The sufficiency and character of the possession necessary to pass title must be considered and tested in the light of the circumstances which surround each particular case. Acts which amount to possession in one case may be wholly inadequate to establish it in another. Matters such as the nature of the property, the appropriate and natural uses to which it can be put, the course of conduct which the owner might reasonably be expected to adopt with a due regard to his own interests, are all matters to be considered in evaluating the adverse possession which has been proved to have been exercised by a trespasser or successive trespassers. See also Laing v. Moran,  O.R. 215,  2 D.L.R. 468 (C.A.).
The trial judge expressly addressed the element of continuity in the following passage in his reasons:
With respect to the question of continuous possession, the defendant endeavoured to show that during the winter months the lands were not used by the plaintiffs and therefore possession could not be called continuous. This does not meet the evidence as I found it. The plaintiffs did plant fall wheat, for example, which is a crop put in by them which is in the land during the winter months with the intention of it being harvested the following spring or summer. That alone would be sufficient to give the plaintiffs possession of the lands.
I agree with the trial judge that the Teises showed ongoing or continuous use. I would not give effect to this ground of appeal.
The appellant’s main ground of appeal is that the trial judge erred by not giving effect to the test of inconsistent use. The Town acknowledges that the Teises intended to exclude the Town from possession of the disputed strips for more than ten years and that the Town was effectively dispossessed for the statutory period. But the appellant submits that the Teises’ possession of the disputed strips was not inconsistent with the use the Town intended to make of them. The appellant argues that, because the Town did not need the ploughed strip or the laneway for Jerseyville Park before 1989, the Teises’ previous use was not inconsistent with the Town’s intended use and therefore the limitation period did not begin to run until 1989 at the earliest. The trial judge did not advert to the test of inconsistent use in his reasons. This test appears to have originated with the English case of Leigh v. Jack (1879), 5 Ex. D. 264 at p. 273, 49 L.J.Q.B. 220 (C.A.), in which Bramwell L.J. said:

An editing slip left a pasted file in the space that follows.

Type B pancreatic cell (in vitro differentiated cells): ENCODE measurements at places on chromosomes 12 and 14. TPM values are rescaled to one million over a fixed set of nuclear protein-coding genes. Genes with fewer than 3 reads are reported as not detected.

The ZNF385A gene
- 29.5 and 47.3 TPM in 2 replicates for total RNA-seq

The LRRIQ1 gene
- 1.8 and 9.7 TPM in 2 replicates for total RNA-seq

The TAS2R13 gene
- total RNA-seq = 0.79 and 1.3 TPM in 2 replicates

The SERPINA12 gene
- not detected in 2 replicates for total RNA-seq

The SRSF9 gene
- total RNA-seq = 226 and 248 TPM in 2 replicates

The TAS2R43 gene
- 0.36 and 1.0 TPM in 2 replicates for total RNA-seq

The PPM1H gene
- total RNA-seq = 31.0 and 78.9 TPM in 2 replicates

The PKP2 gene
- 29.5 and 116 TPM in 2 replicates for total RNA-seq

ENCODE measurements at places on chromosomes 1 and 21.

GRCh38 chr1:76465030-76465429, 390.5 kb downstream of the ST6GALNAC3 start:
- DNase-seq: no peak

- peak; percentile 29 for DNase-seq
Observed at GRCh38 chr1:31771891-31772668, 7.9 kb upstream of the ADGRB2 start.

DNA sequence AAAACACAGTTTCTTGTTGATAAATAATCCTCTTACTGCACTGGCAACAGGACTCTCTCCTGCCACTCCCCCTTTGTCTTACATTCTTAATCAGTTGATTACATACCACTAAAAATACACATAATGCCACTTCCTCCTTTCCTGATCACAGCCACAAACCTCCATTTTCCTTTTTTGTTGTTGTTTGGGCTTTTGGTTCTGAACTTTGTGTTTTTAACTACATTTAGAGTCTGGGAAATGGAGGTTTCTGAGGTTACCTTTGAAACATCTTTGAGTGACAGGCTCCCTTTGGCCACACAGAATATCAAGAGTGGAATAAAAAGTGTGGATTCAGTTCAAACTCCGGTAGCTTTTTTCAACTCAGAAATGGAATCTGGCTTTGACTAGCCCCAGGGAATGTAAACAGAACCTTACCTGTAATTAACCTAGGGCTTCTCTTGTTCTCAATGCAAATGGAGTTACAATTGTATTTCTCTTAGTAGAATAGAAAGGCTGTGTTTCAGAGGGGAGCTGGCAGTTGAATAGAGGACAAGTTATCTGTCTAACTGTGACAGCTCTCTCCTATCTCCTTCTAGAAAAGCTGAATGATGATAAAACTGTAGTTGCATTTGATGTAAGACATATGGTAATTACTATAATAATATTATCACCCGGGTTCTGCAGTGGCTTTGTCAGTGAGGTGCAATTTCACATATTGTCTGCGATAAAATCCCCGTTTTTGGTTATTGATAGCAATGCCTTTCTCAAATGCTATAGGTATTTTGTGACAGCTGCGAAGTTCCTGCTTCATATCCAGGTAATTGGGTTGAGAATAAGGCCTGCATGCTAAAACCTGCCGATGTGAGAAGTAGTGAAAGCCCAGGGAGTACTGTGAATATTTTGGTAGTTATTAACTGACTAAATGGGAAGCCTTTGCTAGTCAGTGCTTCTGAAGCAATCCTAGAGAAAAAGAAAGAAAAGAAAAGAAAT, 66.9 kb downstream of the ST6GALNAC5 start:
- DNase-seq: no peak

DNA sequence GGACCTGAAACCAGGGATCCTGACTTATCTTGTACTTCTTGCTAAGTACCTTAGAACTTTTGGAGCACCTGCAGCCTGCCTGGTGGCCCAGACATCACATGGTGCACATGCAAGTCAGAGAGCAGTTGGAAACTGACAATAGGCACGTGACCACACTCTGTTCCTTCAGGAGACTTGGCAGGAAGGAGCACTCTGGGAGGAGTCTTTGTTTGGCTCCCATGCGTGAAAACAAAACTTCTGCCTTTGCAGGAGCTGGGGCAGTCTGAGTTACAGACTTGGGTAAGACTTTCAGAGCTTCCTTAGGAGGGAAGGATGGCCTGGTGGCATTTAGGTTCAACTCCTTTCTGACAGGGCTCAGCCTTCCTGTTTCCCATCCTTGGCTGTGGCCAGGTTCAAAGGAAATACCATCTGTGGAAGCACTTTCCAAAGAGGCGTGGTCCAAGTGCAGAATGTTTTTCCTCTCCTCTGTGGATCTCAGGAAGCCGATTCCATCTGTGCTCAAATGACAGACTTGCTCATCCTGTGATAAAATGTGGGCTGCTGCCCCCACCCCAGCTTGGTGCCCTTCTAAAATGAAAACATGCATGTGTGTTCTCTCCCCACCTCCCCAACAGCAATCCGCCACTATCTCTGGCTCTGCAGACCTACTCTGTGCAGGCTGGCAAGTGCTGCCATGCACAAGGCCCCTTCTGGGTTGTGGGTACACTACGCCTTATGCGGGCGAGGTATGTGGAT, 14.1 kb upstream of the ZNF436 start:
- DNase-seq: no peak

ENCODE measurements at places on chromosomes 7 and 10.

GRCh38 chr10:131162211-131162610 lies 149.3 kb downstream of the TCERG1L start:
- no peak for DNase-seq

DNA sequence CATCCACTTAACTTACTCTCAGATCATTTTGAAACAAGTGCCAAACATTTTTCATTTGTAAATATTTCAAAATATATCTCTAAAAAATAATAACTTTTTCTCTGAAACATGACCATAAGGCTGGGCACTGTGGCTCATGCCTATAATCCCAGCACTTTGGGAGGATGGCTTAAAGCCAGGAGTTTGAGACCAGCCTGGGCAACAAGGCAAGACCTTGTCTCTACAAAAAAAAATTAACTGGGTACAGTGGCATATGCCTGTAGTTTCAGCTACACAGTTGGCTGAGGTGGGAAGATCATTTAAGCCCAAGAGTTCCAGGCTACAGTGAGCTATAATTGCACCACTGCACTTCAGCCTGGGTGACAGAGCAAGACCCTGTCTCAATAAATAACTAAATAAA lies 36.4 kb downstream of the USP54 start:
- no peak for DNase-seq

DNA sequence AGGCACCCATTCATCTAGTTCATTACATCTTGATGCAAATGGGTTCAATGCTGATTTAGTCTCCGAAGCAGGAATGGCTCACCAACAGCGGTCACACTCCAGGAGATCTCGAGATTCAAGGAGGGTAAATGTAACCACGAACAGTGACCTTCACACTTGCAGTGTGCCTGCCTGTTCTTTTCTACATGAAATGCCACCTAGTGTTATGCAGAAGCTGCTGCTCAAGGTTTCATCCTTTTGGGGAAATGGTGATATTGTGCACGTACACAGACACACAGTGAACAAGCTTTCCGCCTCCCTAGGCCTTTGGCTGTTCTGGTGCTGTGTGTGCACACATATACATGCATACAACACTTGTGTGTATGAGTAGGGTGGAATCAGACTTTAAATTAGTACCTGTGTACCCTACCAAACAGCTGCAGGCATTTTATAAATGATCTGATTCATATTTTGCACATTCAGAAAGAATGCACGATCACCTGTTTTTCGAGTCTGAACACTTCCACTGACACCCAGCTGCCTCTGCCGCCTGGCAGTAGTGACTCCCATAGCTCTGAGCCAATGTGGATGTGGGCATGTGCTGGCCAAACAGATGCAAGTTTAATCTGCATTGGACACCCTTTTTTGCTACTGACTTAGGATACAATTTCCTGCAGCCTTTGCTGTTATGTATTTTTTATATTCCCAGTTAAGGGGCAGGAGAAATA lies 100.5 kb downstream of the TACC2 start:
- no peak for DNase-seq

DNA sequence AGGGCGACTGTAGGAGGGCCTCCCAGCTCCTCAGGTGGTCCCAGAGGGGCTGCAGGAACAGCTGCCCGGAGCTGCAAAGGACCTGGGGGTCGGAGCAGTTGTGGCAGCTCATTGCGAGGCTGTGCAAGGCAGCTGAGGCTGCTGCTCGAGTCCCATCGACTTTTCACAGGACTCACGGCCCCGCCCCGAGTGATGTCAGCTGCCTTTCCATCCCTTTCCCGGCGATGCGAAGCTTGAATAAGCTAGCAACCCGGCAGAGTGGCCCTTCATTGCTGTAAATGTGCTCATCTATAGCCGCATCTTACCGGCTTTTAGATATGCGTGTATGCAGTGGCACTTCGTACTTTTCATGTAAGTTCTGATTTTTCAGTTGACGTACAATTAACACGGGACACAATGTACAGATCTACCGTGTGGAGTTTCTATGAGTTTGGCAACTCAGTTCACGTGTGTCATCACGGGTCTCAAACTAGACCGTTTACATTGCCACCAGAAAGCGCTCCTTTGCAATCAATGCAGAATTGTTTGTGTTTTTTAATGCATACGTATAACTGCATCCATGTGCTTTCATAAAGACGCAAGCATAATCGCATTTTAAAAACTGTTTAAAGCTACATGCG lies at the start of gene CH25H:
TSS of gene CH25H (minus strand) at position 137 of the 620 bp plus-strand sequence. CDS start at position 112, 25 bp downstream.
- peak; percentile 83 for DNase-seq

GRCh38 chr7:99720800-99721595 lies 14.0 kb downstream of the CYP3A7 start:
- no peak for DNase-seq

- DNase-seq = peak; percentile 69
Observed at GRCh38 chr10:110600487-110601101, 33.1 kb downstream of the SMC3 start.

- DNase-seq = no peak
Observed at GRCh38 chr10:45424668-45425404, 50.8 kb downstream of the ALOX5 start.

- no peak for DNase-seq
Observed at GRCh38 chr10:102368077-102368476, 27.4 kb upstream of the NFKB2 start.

I do not think that there was any dispossession of the plaintiff by the acts of the defendant: acts of user are not enough to take the soil out of the plaintiff and her predecessors in title and to vest it in the defendant; in order to defeat a title by dispossessing the former owner, acts must be done which are inconsistent with his enjoyment of the soil for the purposes for which he intended to use it: that is not the case here, where the intention of the plaintiff and her predecessors in title was not either to build upon or to cultivate the land, but to devote it at some future time to public purposes. The plaintiff has not been dispossessed, nor has she discontinued possession, her title has not been taken away, and she is entitled to our judgment. Wilson J.A. imported this test into Ontario case-law in her judgment in Keefer v. Arillotta, supra. She viewed it as relevant to the claimant’s obligation to demonstrate an intention to possess, the second requirement set out in Pflug, supra. At p. 691 of her reasons she wrote:
The use an owner wants to make of his property may be a limited use and an intermittent or sporadic use. A possessory title cannot, however, be acquired against him by depriving him of uses of his property that he never intended or desired to make of it. The animus possidendi which a person claiming a possessory title must have is an intention to exclude the owner from such uses as the owner wants to make of his property. She reiterated this proposition in Fletcher v. Storoschuk (1981), 35 O.R. (2d) 722, 128 D.L.R. (3d) 59 (C.A.).